‘Sponsored data’ program expanded by AT&T following net neutrality repeal
Image credit: Reuters/Joshua Roberts
Following the rollback of Obama-era net neutrality regulations, AT&T, the world’s largest telecommunications company, has announced that it will be offering a premium “sponsored data” program.
The net neutrality regulations enshrined in law the principle that all web content should be treated equally by internet service providers (ISPs). This rendered it illegal to speed up, slow down or completely block content produced by an ISP’s competitors.
Ajit Pai, who was appointed chairman of the Federal Communications Commission (FCC) by President Donald Trump in January 2017, spent the rest of the year dismantling these regulations.
Pai faced intense criticism from Democrats, Republicans, tech companies and advocacy groups, particularly given his former role as a lawyer for Verizon – one of the largest ISPs in the US – and his refusal to pause and investigate evidence of mass fraud during its public consultation phase. Since the FCC voted 3-2 to repeal net neutrality regulations in December 2017, a number of states have taken steps to introduce their own net neutrality measures, and 23 attorneys-general have filed lawsuits against the regulator.
Last week at the Conservative Political Action Conference in Oxon Hill, Maryland, the National Rifle Association presented Pai with a Kentucky long gun and the “Charlton Heston Courage Under Fire Award” for seeing through the repeal in the face of heated criticism.
Just one day after the FCC formally published the repeal in the Federal Register, AT&T announced its plans to offer a premium data package to prepaid wireless customers, expanding the programme from a considerably smaller customer base. Following the publishing in the Federal Register, there will be two months of continued protection before the regulations are lifted on April 23, and AT&T may begin to offer this service.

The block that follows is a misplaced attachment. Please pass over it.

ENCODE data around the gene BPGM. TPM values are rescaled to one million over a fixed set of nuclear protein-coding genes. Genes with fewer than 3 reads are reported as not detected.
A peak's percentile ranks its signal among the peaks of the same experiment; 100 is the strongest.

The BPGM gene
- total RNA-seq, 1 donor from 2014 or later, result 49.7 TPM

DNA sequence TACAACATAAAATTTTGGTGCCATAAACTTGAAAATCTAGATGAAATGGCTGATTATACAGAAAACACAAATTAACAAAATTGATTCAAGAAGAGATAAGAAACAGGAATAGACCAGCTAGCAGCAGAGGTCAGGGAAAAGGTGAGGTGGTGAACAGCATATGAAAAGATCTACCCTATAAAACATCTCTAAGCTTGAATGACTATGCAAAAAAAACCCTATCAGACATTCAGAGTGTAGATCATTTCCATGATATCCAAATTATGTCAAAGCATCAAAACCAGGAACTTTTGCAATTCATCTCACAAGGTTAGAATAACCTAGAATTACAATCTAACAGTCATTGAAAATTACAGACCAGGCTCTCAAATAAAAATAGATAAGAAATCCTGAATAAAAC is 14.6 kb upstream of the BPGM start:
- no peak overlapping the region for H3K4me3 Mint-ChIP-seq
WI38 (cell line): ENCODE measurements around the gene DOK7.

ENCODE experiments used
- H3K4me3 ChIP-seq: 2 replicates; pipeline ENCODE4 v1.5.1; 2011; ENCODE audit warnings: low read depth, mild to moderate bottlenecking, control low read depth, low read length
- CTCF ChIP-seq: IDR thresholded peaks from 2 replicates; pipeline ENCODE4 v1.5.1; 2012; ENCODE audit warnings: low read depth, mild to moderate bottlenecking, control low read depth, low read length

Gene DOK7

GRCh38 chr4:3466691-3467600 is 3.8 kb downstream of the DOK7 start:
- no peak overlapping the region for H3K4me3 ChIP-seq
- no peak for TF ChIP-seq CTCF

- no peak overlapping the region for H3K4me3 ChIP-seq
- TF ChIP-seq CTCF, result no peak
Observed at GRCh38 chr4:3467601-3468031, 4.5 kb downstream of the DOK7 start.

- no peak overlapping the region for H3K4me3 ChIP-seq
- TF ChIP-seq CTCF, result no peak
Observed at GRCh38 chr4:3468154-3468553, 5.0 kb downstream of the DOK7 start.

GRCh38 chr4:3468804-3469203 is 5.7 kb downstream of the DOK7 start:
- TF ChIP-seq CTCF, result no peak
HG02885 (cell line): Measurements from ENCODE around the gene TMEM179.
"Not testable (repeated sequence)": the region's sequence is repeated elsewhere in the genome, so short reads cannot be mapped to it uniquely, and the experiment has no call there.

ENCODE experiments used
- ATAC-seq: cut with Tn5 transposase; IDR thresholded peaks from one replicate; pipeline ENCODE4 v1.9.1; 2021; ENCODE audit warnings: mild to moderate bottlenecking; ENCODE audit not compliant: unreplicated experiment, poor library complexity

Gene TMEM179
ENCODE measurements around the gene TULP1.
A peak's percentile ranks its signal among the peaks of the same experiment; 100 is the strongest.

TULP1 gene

In a text to customers, AT&T informed them that: “Now your plan includes sponsored data. This means, for example, that customers who have DirecTV or U-verse TV can now stream movies and shows […] without it counting against their plan data.”
This will offer content providers the option to “sponsor” their data such that it does not count against a customer’s data cap. So far, DirecTV, U-verse and Fullscreen – all of which are owned by AT&T – have been signed up to the policy.
Most ISPs will slow down network speeds from 4G to 2G or 3G once a user reaches their data cap. Sponsored content will likely continue to be accessed via 4G.
In November 2017, ahead of the vote on net neutrality repeal, AT&T joined other ISPs in offering reassurance that they would continue to operate in the same way as before. The company released a statement stating that it would continue to operate in the same way: “in an open and transparent manner”.
“We will not block websites, we will not throttle or degrade internet traffic based on content, and we will not unfairly discriminate in our treatment of internet traffic,” said Bob Quinn, senior executive VP of external and legislative affairs at AT&T.
In June 2015, AT&T was slapped with a $100m fine by the FCC for throttling broadband speeds for millions of customers on unlimited data plans without their knowledge.
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